Attorneys for Springfield power broker William Cellini, on trial for attempted extortion, could wrap up their cross-examination of the government's star witness today.
Stuart Levine has been on the witness stand for five days. Cellini's attorneys spent much of Tuesday trying to suggest to the jury that the prosecution's case hinges on the interpretations of a man burdened by a 30-year history of drug abuse and a propensity toward bribes and illegal scams against even those close to him.
Prosecutors say they could rest as soon as Thursday. The defense would then have a chance to call witnesses. They would also have the option of immediately resting without putting anyone on the stand.
The government has played several secretly recorded phone calls of Cellini allegedly discussing a plot to extort a Hollywood producer with Levine, but it's often left to Levine to explain the substance of the conversations and the plot details to the jury.
Cellini's lawyer, Dan Webb, zeroed in on the fact that a key conversation in which prosecutors say the two hatched the alleged plot wasn't recorded by investigators.
In testimony last week, Levine, whose credibility is under attack by the defense, said he asked Cellini, an influential behind-the-scenes player in state government for decades, to help him extort Thomas Rosenberg, the producer of "Million Dollar Baby" who also had significant business with the state of Illinois. Cellini agreed to the scheme, Levine said.
Cellini faces federal charges of attempted extortion and fraud; he is accused of conspiring with Levine to squeeze Rosenberg to make a $1.5 million contribution to then-Gov. Rod Blagojevich's campaign.
Levine testified he and Cellini had made a deal with Blagojevich advisers Antoin "Tony" Rezko and Christopher Kelly to keep their influence in state government.
Levine was a corrupt member of the state Teachers' Retirement System board, which was to decide if Rosenberg's management firm would continue to invest $220 million for TRS. He appeared to be a ripe target for extortion but balked at making a $1.5 million contribution to Blagojevich to keep the state business, prosecutors allege.
In his third day of cross-examination, Webb walked Levine through the transcripts of several conversations recorded in May 2004 and repeatedly asked Levine to tell the jury precisely where Cellini agreed to the extortion of Rosenberg.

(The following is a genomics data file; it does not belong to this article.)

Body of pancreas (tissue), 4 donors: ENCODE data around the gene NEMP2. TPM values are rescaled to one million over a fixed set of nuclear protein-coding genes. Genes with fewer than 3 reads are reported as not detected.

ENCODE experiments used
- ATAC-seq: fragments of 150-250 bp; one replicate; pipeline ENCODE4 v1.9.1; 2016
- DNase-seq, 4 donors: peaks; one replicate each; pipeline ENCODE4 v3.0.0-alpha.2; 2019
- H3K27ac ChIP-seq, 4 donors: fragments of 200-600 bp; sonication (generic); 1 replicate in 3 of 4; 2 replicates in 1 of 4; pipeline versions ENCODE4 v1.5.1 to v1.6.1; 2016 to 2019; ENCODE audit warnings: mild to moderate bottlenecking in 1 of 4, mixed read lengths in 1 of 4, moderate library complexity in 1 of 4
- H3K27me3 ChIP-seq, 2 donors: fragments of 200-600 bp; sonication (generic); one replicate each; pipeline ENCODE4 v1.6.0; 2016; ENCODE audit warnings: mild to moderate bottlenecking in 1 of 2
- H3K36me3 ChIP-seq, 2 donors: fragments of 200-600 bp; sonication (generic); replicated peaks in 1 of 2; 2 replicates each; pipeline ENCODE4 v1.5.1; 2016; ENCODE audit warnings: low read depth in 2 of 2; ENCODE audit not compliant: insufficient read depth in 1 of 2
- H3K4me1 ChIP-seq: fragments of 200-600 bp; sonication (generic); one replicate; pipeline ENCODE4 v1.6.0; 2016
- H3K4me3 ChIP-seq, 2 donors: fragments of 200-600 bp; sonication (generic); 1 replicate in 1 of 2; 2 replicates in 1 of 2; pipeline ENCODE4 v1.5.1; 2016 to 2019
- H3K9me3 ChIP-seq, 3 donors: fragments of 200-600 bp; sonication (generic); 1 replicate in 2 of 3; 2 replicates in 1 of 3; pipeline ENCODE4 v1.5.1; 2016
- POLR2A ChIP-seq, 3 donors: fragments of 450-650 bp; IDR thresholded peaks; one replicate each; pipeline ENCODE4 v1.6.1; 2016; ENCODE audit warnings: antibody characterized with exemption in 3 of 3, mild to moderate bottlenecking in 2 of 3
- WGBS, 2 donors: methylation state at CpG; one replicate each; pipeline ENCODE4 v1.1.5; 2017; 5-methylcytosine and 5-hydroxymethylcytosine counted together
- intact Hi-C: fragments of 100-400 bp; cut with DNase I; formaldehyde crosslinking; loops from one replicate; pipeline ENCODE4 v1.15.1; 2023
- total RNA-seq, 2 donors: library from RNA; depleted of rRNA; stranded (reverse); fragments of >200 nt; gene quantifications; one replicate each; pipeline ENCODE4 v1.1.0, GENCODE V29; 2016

At one point, Webb asked Levine whether in a May 7 call Cellini ever agreed to ask Rosenberg for the cash so that he could protect his state business.
"Not those exact words," Levine said.
When Webb queried Levine about the key conversation with Cellini that wasn't recorded, he suggested Levine's drug-addled memory could be an issue.
"As you sit here, seven years later, you remember that?"
Levine answered yes.
Webb also quizzed Levine about details he kept from Cellini — like how much the extortion amount should be.
Levine never wavered from his contention, however, that Cellini was involved in the plot from the start.
"I believe Mr. Cellini understands the true nature of this conversation," Levine said in reference to one of the calls.
Several other witnesses have testified about Cellini's reach at TRS, suggesting that he had a motive to protect his influence there.
The government has highlighted moments in the tapes in which Cellini talked to Levine about Rosenberg and his pending TRS deal.
In one recording, Cellini talked to Levine about how to deal with Rosenberg, who had become angry about the alleged extortion. Cellini advised his longtime confidant on a compromise.
In another, Cellini was heard sharing with Levine some advice he gave Rezko and Kelly about what to do if law enforcement came calling to ask if they knew him.
"Just know before they ask that question that they have already checked all your phone logs," Cellini is heard saying in the call.
Neither realized then that federal investigators were secretly recording Levine's conversations at that point.